Many environmental and sustainability advocates are deeply concerned about the current state of the world’s oceans; many are even looking at present trends to anticipate oceanic changes in the near future. But when it comes to the long-term future of our blue planet’s marine environments, few are looking further into the future than the international team of scientists and policymakers from the Nippon Foundation – University of British Columbia ((NF-UBC) Nereus program.
Synthesizing past, present and current data for the three major factors impacting our oceans — climate change, human activity (e.g. over-fishing and land run-off), and food web dynamics — the Nereus model reveals undersea life from 1960 through 2060…and beyond — to the dawning of the 22 century. The model bases its predictions on current conditions and policies (such as fishing quotas, or their lack). One of the most striking predictions is a strong decline in the biomass of large fishes, even while the biomass of some small fish species may be increasing (and certainly many species of jelly fish, or hydra, are continuing to increase).
“Our preliminary results show a global fish biomass of 2 billion tonnes, confirming earlier estimates taken from regional modeling,” stated fisheries professor Villy Christensen (UBC), speaking at the annual meeting of the American Association for the Advancement of Science (AAAS) this week in Vancouver, B. C.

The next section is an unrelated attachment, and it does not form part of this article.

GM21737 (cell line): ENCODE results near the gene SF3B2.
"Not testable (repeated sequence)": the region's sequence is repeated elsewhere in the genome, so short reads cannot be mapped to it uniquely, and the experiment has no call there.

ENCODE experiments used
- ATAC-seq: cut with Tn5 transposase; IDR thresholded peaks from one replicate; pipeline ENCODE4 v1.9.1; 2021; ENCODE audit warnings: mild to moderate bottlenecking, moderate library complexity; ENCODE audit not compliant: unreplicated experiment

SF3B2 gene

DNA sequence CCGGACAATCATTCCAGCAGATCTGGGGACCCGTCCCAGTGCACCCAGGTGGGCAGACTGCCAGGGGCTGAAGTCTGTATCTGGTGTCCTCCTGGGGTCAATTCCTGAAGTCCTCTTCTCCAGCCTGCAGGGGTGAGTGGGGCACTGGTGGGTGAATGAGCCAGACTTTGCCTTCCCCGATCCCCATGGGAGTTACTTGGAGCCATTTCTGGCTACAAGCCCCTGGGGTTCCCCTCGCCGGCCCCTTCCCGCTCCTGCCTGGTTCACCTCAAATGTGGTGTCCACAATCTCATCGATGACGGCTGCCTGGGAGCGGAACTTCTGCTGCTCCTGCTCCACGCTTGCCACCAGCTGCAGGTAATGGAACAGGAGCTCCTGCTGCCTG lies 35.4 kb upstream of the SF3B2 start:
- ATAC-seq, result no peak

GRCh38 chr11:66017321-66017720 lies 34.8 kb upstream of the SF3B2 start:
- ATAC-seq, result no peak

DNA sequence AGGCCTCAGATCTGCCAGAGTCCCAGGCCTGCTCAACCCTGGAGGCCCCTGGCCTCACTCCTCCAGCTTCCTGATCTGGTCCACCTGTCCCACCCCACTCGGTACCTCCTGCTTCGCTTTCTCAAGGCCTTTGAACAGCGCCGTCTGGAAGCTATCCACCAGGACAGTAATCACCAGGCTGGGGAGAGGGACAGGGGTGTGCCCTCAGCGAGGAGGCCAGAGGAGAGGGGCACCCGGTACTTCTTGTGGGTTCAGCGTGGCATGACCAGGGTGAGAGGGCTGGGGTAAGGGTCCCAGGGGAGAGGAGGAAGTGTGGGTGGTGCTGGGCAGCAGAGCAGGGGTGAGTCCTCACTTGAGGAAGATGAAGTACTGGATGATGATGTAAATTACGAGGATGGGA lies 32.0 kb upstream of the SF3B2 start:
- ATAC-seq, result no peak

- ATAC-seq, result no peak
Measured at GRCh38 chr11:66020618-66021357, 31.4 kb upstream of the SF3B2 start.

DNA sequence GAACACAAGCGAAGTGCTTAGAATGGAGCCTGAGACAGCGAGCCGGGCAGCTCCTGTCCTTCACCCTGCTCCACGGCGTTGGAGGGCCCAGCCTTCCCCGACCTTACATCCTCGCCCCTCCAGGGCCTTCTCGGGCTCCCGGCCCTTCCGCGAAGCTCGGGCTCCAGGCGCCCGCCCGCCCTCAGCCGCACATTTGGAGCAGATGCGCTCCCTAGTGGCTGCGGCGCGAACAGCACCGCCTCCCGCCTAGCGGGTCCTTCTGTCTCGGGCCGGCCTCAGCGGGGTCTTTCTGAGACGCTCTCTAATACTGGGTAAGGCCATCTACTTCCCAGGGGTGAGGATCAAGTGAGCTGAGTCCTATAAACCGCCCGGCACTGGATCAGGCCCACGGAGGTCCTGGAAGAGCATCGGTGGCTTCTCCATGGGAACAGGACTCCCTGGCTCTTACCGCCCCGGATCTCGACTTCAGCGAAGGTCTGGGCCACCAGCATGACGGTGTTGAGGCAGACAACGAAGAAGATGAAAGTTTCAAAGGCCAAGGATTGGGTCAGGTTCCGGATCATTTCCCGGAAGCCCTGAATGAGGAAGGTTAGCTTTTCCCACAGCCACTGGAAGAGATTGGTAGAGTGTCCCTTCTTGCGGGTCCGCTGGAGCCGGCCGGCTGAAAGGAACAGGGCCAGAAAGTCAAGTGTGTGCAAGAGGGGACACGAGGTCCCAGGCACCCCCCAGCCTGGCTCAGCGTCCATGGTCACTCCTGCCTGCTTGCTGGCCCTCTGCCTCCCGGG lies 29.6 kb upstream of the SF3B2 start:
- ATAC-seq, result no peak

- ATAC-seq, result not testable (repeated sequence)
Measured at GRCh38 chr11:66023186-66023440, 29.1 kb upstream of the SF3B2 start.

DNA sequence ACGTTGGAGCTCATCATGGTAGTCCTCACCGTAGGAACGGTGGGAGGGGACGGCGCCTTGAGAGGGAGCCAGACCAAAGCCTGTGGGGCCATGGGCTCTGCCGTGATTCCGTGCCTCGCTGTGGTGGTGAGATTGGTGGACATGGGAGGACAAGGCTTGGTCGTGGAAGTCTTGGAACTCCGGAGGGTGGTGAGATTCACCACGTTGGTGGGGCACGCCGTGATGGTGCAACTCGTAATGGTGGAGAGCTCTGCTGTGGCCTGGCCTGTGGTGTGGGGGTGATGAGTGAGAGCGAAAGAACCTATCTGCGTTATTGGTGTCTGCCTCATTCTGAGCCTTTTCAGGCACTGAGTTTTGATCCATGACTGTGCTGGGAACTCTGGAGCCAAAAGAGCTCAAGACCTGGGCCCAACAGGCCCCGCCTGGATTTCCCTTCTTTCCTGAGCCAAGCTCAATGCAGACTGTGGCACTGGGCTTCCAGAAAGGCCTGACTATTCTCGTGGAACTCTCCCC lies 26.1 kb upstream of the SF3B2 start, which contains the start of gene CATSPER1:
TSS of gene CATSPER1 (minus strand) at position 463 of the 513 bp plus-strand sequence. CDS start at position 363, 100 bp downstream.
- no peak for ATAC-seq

The innovative program — Nereus – Predicting the the Future Ocean — is a joint initiative between the Nippon Foundation and the University of British Columbia. To generate its 3D scenarios and visualizations (see images or follow links), the Nereus model analyzes data from from four linked, global models: Earth System, Ocean Life, Biodiversity Envelope, and Fisheries Management and Governance.
The Nereus model provides both a global view of the health of our oceans, but also a “predictive view” of future impacts based upon our past and current marine resource choices.
The powerful model includes a special tool, fittingly called ‘The Oracle’ which invites members of the public to ask questions (such as ‘how will fishing fishing technique or practices impact future fish stocks?’) with the resulting answers revealing the science behind these choices. In the case of the example question, The Oracle generates two scenarios: one showing dramatic declines (as unsustainable fishing efforts increase) and another showing gradual recovery of some species (as said efforts are reduced).
Watch a 3D visualization of present and future oceans, courtesy of the Nereus Model and ‘The Oracle’:
Follow link to see more Nereus model scenarios (videos)
Photos: (Nereus and Oracle images) NF-UBS Public Affairs